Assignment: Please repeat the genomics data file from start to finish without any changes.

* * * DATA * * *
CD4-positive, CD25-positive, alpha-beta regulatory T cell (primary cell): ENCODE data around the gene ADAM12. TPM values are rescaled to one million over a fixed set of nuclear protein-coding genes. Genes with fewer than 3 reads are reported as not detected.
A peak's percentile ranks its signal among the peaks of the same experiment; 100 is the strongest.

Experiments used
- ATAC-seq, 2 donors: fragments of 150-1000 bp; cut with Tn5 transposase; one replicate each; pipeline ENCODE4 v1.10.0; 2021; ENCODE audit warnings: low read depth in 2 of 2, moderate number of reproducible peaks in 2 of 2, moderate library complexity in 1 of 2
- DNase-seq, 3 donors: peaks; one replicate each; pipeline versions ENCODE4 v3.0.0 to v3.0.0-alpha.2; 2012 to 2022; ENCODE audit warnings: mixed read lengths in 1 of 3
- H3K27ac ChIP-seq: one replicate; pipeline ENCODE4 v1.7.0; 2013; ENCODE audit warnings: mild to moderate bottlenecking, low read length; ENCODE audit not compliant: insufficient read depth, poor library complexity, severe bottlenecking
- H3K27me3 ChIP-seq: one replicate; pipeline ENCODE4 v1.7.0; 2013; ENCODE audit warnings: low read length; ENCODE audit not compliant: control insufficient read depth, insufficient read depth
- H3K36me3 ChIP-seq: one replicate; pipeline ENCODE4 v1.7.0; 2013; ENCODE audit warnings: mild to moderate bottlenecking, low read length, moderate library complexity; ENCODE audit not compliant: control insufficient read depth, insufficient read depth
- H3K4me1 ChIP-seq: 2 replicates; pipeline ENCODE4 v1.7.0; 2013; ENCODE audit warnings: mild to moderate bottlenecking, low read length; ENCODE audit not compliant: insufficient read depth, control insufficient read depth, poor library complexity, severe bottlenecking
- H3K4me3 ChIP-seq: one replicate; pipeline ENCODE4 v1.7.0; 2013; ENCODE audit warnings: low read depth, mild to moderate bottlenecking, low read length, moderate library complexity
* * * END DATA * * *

CD4-positive, CD25-positive, alpha-beta regulatory T cell (primary cell): ENCODE data around the gene ADAM12. TPM values are rescaled to one million over a fixed set of nuclear protein-coding genes. Genes with fewer than 3 reads are reported as not detected.
A peak's percentile ranks its signal among the peaks of the same experiment; 100 is the strongest.

Experiments used
- ATAC-seq, 2 donors: fragments of 150-1000 bp; cut with Tn5 transposase; one replicate each; pipeline ENCODE4 v1.10.0; 2021; ENCODE audit warnings: low read depth in 2 of 2, moderate number of reproducible peaks in 2 of 2, moderate library complexity in 1 of 2
- DNase-seq, 3 donors: peaks; one replicate each; pipeline versions ENCODE4 v3.0.0 to v3.0.0-alpha.2; 2012 to 2022; ENCODE audit warnings: mixed read lengths in 1 of 3
- H3K27ac ChIP-seq: one replicate; pipeline ENCODE4 v1.7.0; 2013; ENCODE audit warnings: mild to moderate bottlenecking, low read length; ENCODE audit not compliant: insufficient read depth, poor library complexity, severe bottlenecking
- H3K27me3 ChIP-seq: one replicate; pipeline ENCODE4 v1.7.0; 2013; ENCODE audit warnings: low read length; ENCODE audit not compliant: control insufficient read depth, insufficient read depth
- H3K36me3 ChIP-seq: one replicate; pipeline ENCODE4 v1.7.0; 2013; ENCODE audit warnings: mild to moderate bottlenecking, low read length, moderate library complexity; ENCODE audit not compliant: control insufficient read depth, insufficient read depth
- H3K4me1 ChIP-seq: 2 replicates; pipeline ENCODE4 v1.7.0; 2013; ENCODE audit warnings: mild to moderate bottlenecking, low read length; ENCODE audit not compliant: insufficient read depth, control insufficient read depth, poor library complexity, severe bottlenecking
- H3K4me3 ChIP-seq: one replicate; pipeline ENCODE4 v1.7.0; 2013; ENCODE audit warnings: low read depth, mild to moderate bottlenecking, low read length, moderate library complexity